1 In conversation with the members of Professor Brandt's 1978–79 NEH seminar, Ann Arbor, April 7, 1979.
2 Reprinted in Flew, Anthony, ed., Logic and Language (first and second series; Garden City, NY: Doubleday, 1965).
3 Waismann, F., The Principles of Linguistic Philosophy, ed. Harré, R. (London: Macmillan, 1965), 60.
4 James, William, Principles of Psychology, vol. 1 (New York: Dover, 1950), 582.
5 Charles M. Myers, “Inexplicable Analogies”, Philosophy and Phenomenological Research 22 (March 1962).
6 In fact, theologians have argued that analogy provides the only way in which the divine can be known; see Palmer, Humphrey, Analogy (London: Macmillan, 1973), andBurrell, D., Analogy and Philosophical Language (New Haven, CT: Yale University Press, 1973). InBlack's, Max terminology an “analogue model” represents the original structure or web of relationships in a different medium; see Models and Metaphors (Ithaca: Cornell University Press, 1962), 222.
7 Quine, W. V. O., Word and Object (Cambridge, MA: M.I.T. Press, 1960), 9; cf.Jevons, W. Stanley, The Principles of Science (New York: Dover, 1958), 628–643.
8 Hempel, Carl G., Aspects of Scientific Explanation (New York: Free Press, 1965), 434–436. Sometimes, of course, analogies mislead scientists as Bunge, Mario observes in Method, Model, and Matter (Dordrecht: D. Reidel, 1973), 125–126. The literature on the different types of models and analogies in science is extensive. An accessible place to begin digging into it is Hesse, Mary, “Models and Analogy in Science”, in Edwards, Paul, ed., The Encyclopedia of Philosophy, vol. 5 (New York: Macmillan, 1967), 354–359. An interesting recent contribution to the literature is Redhead, Michael, “Models in Physics”, The British Journal for the Philosophy of Science 31/2 (June 1980).
9 Thagard, Paul R., “The Best Explanation: Criteria for Theory Choice”, Journal of Philosophy 75/2 (February 1978), 89–91; andAchinstein, Peter, Law and Explanation (London: Oxford University Press, 1971), 132–133, 153–155.
10 Campbell, Norman R., “The Structure of Theories”, in Feigl, H. and Brodbeck, M., eds., Readings in the Philosophy of Science (New York: Appleton-Century-Crofts, 1953). A prime target of Campbell was, of course,Duhem, Pierre; see in particular the latter's The Aim and Structure of Physical Theory (New York: Atheneum, 1962), Part 1, chap. 4.
11 Hempel, , Aspects, 442–445.
12 Mill, J.S., “Of Analogy”, in Nagel, E. and Brandt, R. B., eds., Meaning and Knowledge (New York: Harcourt, Brace & World, 1965), 350,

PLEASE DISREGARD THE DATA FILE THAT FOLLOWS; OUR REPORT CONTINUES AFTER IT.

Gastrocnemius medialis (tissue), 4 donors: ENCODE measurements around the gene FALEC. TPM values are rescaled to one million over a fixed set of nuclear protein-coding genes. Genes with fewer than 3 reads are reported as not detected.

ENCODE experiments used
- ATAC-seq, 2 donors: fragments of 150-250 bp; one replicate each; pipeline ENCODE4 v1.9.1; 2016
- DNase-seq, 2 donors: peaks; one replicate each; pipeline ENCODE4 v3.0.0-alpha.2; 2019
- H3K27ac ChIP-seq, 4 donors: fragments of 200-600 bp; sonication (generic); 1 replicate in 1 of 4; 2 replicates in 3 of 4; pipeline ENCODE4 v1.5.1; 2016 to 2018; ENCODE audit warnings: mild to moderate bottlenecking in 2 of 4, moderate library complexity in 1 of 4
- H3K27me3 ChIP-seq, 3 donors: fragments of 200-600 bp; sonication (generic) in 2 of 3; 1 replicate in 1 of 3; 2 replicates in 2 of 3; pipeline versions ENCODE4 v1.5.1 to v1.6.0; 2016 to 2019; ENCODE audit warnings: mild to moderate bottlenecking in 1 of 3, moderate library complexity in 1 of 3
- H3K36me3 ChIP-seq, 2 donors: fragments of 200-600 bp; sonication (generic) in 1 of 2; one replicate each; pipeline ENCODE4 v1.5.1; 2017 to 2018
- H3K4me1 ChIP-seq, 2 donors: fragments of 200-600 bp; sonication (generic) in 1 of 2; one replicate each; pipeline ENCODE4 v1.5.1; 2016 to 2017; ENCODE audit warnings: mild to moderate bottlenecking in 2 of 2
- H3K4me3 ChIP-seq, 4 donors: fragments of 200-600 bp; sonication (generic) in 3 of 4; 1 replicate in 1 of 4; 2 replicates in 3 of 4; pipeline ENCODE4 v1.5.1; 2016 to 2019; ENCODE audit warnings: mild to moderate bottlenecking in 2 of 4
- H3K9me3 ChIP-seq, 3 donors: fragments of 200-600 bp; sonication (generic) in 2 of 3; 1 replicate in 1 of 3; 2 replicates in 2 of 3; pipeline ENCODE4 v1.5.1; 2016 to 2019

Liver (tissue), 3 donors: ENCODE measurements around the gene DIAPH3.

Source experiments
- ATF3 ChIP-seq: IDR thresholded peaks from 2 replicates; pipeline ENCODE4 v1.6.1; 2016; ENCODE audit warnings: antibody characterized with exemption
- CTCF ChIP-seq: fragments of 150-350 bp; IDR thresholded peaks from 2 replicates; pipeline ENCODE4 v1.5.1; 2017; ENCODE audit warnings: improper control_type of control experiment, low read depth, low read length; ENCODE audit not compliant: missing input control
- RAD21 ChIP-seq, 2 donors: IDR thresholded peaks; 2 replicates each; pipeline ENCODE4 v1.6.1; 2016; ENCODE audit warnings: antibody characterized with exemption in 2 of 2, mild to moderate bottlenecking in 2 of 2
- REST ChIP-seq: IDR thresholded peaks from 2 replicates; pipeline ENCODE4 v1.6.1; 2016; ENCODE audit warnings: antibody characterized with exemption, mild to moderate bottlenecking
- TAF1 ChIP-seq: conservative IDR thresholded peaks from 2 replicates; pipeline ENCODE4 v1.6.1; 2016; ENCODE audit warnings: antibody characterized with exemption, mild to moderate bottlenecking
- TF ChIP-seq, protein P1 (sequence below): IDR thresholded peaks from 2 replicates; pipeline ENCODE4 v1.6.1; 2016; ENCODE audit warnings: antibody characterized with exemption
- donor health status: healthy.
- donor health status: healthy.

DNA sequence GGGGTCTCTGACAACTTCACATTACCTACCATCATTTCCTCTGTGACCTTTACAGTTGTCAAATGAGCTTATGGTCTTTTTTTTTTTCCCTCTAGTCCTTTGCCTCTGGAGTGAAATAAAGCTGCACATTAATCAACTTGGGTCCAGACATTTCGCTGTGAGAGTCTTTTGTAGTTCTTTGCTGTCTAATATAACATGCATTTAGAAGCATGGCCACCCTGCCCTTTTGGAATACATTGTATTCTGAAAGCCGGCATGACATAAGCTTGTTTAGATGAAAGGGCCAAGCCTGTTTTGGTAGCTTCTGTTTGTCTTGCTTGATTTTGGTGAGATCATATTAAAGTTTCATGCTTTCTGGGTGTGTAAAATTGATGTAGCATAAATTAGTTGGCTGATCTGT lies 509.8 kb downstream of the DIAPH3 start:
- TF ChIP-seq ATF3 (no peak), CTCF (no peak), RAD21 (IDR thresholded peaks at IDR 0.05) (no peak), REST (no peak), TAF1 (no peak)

13 Beardsley, Monroe, Practical Logic (New York: Prentice-Hall, 1950), 105–109; andCopi, Irving M., Introduction to Logic (5th ed.; New York: Macmillan, 1978), chap. 11.
14 Keynes, J. Maynard, A Treatise on Probability (London: Macmillan, 1921), 247.
15 Mill, , “Of Analogy”, 351.
16 E.g., Copi, Introduction; Kahane, Howard, Logic and Philosophy (2nd ed.; Belmont, CA: Wadsworth, 1973), 255–256;Cornman, James W. and Lehrer, Keith, Philosophical Problems and Arguments (New York: Macmillan, 1974), 368–369; andSalmon, Wesley, Logic (Englewood Cliffs: Prentice-Hall, 1963), 70–73.
17 Cf. Strawson, Peter F., “The 'Justification' of Induction”, in Nagel, E. and Brandt, R. B., eds., Meaning and Knowledge (New York: Harcourt, Brace & World, 1965).
18 Goodman, Nelson, Fact, Fiction, and Forecast (3rd ed.; Indianapolis: Bobbs-Merrill, 1973), 63–64. Goodman himself does not mention arguments from analogy.
19 Beardsley, , Practical Logic, 105–109.
20 Quine, W. V. O., The Web of Belief (2nd ed.; New York: Random House, 1978), 90–91. On Quine's view both induction and analogy produce hypotheses which still need to be evaluated and confirmed, but this does not entail that such inferences carry no epistemic warrant in and of themselves. The nature and extent of that warrant in the case of analogical inference is the subject of this paper. Accordingly, Herbert Feigl (“Other Minds and the Egocentric Predicament”, Journal of Philosophy, November 6, 1958, 979) is mistaken to denigrate analogical arguments for whose conclusions direct evidence is not available. (These are precisely the interesting and important cases.) On the one hand, if the conclusion has been directly established, one hardly needs an analogy. On the other hand, prior to its conclusion being checked, the argument is no stronger as an analogical inference than, ceteris paribiis. one whose conclusion cannot be directly confirmed (or disconfirmed).
21 Popper, Karl R., Objective Knowledge (London: Oxford University Press, 1972), 23–24, 96.
22 Quoted by Keynes, A Treatise, 217.
23 Stebbing, L. S., A Modern Introduction to Logic (2nd ed.; New York: Humanities Press, n.d. ), 249–250;Eaton, Ralph M., General Logic (New York: Charles Scribner's Sons, 1931), 550–560;Cohen, Morris R. and Nagel, Ernest, An Introduction to Logic and Scientific Method (New York: Harcourt, Brace, & World, 1934), 286–288;Keynes, , A Treatise, 217–273; and Jevons, , Principles, 596–597.
24 Thomson, Judith Jarvis, “A Defense of Abortion”, Philosophy and Public Affairs 1/1 (Fall 1971).
25 Goodman, , Fact, Fiction, and Forecast, 94–95. Contrast Keynes, A Treatise, 258 and passim. Russell, Bertrand discusses Keynes' “postulate of limited variety” in Human Knowledge (New York: Simon and Schuster, 1948), 438–444. See also Hesse, Mary on “clustering” in The Structure of Scientific Inference (Berkeley and Los Angeles: University of California Press, 1974), 167–169, 208–209, and passim.
26 Mill, , “Of Analogy”, 353.
27 See Achinstein, , Law and Explanation, 132–133, and Stebbing, , A Modern Introduction, 255.